climate change politics

Five steps towards Britain’s climate targets

Over the last couple of weeks there has been a lot of discussion about climate change targets in Britain. The government has asked their advisory panel to look into a zero carbon goal for 2050, and the Climate Change Committee delivered their results.

There was some good news in their findings, with the committee suggesting it is possible and affordable. Others see it as unambitious and leaving it too late – Extinction Rebellion are calling for net zero by 2025.

As it stands, we’re not on track for our intermediate targets in 2023 and 2032, let alone 2050. So Britain does need to be more ambitious. We have been coasting on the early win of phasing out coal, with tougher challenges around transport barely attempted so far.

Where to start? The Green Alliance published a briefing last week outlining five policy areas that would get those intermediate targets back on track, and set us up for bolder action. All of them are actually pretty obvious in my opinion, and all of them have multiple benefits that make them ‘no regret’ policies. Let’s get on with it shall we?

1) The first is on that neglected transport sector, and it is to bring the proposed 2040 ban on petrol and diesel cars forward to 2030. This would accelerate the transition to electric vehicles, car sharing, and clean forms of mass transit. It’s not unreasonable either – that 2040 date is woefully unambitious. Most car companies are working quicker than that already. Bringing this forward would also have benefits to air quality and to our dependence on oil imports.

2) Circular economy principles for more efficient materials use would cut emissions and waste together, while saving money and creating new jobs in recycling and remanufacturing. This value would mainly be created in Britain’s industrial areas, potentially helping to reduce regional inequalities.

3) Of all the many things we could be doing to prevent the climate crisis, our failure to pursue home energy efficiency is the most bizarre. Britain’s homes are colder and more expensive to run than they need to be, which affects our health and leaves many in fuel poverty. There would be multiple benefits to a major national efficiency drive that brings our housing stock into the 21st century.

4) Use natural climate solutions such as tree planting, wetland restoration and soil stewardship. The most important sector here would be agriculture, where emissions  have been totally flat for a decade. Better farming practices would improve outcomes for Britain’s wildlife as well as reducing emissions.

5) Support wind and solar power. This should be obvious too, but both are neglected – some might say deliberately held back – by current policy. Wind power is the cheapest form of electricity in Britain today, but is to all intents and purposes banned by a Conservative government that doesn’t like wind turbines. The solar industry has been shot in the knees three times now by sudden shifts in policy. Creating new routes to market for solar and wind power would deliver clean energy at a price we could afford, and help to power clean transport and heating too.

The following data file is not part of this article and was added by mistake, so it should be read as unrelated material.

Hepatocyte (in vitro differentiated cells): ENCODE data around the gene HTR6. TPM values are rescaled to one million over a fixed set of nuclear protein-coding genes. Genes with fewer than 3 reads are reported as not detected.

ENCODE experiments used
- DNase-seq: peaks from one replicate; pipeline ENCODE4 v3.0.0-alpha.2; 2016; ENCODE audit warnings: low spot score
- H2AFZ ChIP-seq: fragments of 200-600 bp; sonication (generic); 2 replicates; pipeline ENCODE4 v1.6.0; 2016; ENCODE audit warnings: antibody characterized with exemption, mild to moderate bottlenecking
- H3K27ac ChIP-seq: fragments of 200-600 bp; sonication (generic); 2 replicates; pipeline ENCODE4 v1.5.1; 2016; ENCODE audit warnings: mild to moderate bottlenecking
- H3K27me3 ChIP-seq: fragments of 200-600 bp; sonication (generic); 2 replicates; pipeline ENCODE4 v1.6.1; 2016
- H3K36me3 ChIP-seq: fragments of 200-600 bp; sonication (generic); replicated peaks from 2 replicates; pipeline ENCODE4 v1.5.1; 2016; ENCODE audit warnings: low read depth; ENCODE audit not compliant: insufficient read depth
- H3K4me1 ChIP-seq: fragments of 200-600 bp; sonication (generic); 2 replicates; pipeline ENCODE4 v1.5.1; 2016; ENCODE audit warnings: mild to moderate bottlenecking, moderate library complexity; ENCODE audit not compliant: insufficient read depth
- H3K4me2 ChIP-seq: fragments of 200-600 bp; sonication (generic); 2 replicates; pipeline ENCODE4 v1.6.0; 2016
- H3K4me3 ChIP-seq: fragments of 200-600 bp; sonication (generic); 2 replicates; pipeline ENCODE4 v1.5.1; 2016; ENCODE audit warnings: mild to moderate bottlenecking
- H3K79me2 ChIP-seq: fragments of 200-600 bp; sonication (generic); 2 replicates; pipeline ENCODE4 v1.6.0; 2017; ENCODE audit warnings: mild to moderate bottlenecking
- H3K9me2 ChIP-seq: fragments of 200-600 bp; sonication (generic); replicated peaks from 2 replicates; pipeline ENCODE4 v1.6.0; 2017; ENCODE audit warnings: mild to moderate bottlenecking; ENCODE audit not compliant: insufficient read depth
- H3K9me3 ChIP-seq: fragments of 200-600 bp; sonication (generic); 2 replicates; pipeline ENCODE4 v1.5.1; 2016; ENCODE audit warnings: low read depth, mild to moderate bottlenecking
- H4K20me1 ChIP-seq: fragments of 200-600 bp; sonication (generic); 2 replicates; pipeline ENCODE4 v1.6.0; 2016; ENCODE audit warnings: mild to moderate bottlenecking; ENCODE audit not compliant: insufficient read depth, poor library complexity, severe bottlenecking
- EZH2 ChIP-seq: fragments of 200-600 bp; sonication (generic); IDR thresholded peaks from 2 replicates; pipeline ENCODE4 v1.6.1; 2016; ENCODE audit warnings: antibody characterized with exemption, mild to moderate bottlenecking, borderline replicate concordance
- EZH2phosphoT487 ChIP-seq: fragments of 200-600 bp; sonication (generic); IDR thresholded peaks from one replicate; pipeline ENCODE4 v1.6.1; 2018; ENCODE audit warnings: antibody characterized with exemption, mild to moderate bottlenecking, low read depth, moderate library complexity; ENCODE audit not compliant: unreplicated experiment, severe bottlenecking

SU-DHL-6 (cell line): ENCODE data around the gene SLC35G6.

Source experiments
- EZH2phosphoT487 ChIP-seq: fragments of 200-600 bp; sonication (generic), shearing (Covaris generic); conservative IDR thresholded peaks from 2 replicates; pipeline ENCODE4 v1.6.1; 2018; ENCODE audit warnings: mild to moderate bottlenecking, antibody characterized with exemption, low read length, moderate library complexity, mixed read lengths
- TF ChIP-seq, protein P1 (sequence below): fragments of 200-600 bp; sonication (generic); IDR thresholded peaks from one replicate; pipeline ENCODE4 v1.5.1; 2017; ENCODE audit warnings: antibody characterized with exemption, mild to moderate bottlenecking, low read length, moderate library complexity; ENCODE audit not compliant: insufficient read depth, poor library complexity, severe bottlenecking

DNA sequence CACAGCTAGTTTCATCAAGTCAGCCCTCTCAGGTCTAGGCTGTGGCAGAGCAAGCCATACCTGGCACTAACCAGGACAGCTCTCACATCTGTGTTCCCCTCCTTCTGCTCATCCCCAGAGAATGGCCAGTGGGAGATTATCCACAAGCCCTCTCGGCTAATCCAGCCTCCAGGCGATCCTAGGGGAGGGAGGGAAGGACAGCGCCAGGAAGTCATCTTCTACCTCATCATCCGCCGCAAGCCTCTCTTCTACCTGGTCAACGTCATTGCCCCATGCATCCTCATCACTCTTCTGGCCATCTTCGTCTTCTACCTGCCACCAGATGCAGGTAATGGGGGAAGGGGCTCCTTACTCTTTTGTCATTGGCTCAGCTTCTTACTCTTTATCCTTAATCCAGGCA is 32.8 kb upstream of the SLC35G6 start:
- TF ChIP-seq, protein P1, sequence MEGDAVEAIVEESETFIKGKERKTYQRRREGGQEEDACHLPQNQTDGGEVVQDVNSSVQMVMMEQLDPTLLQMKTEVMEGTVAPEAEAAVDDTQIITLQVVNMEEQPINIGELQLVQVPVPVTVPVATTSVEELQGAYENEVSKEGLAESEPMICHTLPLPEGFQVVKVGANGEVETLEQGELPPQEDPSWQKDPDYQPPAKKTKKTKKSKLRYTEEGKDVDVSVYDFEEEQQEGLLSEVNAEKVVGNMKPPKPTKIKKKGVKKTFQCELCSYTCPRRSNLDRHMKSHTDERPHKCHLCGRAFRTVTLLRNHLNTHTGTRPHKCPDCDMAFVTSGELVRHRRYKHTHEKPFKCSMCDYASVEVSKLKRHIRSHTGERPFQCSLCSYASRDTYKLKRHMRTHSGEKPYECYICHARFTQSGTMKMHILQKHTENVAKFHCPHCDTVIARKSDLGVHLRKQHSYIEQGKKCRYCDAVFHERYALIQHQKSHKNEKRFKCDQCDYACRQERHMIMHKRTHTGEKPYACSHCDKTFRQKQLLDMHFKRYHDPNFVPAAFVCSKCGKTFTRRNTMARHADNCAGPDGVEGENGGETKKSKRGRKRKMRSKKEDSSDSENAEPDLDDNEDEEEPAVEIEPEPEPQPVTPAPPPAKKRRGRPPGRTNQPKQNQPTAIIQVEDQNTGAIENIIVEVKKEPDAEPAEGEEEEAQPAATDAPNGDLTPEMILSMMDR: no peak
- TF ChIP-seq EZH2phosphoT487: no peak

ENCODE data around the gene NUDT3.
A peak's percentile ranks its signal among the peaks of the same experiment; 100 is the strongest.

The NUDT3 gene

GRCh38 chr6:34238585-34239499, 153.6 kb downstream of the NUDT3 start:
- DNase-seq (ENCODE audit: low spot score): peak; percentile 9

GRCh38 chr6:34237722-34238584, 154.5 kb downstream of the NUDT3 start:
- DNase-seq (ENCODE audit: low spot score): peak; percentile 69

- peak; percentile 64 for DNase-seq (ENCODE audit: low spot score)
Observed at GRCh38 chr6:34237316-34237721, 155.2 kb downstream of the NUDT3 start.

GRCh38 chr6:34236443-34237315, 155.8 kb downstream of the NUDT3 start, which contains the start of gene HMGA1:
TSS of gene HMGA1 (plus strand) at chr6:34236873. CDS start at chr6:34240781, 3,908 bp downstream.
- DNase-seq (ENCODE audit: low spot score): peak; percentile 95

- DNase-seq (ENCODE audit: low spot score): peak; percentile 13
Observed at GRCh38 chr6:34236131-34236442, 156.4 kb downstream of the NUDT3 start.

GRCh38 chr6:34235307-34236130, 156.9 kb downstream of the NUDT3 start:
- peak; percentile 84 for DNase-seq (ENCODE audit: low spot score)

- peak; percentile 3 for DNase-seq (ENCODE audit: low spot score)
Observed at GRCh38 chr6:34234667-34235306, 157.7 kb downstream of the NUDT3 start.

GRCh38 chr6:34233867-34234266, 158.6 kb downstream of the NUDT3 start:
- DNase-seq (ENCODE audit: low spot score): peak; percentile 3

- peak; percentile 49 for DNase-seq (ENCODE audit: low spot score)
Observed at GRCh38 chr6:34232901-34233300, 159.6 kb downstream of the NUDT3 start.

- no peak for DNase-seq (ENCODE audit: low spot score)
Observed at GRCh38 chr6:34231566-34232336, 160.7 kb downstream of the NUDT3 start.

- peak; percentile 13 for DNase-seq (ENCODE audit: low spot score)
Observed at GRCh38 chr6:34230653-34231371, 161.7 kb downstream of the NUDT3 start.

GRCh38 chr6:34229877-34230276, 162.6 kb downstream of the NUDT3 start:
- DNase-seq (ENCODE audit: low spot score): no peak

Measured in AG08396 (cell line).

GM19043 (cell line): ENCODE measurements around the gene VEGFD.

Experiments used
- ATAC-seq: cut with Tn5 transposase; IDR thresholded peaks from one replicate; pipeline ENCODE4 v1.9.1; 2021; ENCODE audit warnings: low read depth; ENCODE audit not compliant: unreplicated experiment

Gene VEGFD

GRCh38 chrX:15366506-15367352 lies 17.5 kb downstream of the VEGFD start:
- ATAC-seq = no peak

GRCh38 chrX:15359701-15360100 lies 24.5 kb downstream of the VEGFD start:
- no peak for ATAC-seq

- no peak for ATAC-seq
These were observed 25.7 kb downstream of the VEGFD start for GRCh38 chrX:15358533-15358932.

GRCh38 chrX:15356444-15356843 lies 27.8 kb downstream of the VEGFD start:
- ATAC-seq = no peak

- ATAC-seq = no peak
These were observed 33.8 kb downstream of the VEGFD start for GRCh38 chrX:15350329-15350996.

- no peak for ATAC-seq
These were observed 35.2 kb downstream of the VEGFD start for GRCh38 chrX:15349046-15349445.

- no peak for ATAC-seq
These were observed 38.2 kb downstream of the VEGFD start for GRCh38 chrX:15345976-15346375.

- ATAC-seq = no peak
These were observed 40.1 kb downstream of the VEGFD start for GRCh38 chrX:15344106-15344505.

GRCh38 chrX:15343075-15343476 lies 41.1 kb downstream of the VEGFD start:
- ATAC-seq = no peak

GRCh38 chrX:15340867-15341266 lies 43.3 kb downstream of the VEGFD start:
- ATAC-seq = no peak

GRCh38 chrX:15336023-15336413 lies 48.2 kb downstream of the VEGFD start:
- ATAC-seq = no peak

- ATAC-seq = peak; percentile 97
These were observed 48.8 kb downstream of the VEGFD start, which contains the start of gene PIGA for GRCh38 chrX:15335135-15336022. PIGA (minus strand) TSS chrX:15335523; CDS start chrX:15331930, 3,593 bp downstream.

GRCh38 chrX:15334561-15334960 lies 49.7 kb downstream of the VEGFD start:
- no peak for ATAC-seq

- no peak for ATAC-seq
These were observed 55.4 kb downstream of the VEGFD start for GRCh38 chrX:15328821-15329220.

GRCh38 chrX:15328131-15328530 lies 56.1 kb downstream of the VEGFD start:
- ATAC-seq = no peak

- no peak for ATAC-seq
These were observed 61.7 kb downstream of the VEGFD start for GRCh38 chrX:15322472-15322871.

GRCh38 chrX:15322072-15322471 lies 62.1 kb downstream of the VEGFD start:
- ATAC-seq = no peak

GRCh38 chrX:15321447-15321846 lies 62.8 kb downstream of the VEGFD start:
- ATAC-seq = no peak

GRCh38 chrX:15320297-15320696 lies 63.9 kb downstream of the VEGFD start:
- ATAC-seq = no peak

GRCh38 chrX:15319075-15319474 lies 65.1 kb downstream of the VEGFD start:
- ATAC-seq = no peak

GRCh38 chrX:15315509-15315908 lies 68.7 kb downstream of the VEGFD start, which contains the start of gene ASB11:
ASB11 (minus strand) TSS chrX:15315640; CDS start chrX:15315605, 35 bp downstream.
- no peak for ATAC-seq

The graphic below shows how the potential carbon savings from these five measures add up to our intermediate climate targets and the goal of net zero by 2050.



  1. I would be concerned about the first one without significant investment in public transport as well. Otherwise people working evening or night shifts, often low paid jobs, would be unable to get to work unless they find money for a new and expensive car – where they would now be able to part exchange for a used one, that market would presumably go with a ban on petrol and diesel cars.

    1. That all depends on how it’s done. With incentives to buy electric now (as there are in Scotland, for example) people who buy new cars are more likely to buy an EV. By the time we get to 2030 there would be a healthy secondhand market. I also imagine there could be some kind of scrappage scheme to encourage older cars to be taken off the roads in favour of low emissions vehicles. I’m depending on the secondhand market for an EV myself, eventually. I don’t have the money to be an early adopter.

      And yes, investment in public transport is still important. Cars have downsides well beyond their climate impact.

  2. I would have thought reducing food waste, like the legislation in France, or any kind of policy that promotes plant-based diets would have a significant impact? I’m presuming food waste in the UK is high as well as over consumption of meat? According to the Drawdown research these are no’s 3 & 4 on their report –

    I’m surprised it didn’t register in this top 5 but I like the recommendations that are there as well!

    1. Good point, though I don’t think this is aiming to be a top five necessarily. It’s five things that the government could do relatively easily to reset the country’s trajectory towards zero carbon.

      Unfortunately, the tabloid hysteria around meat eating would make it almost impossible to do anything official about meat diets at the moment. I really hope the story didn’t reach beyond Britain, but run a search for ‘the sun percy pig’ if you want to see the kind of bizarre attitudes we’d be up against…

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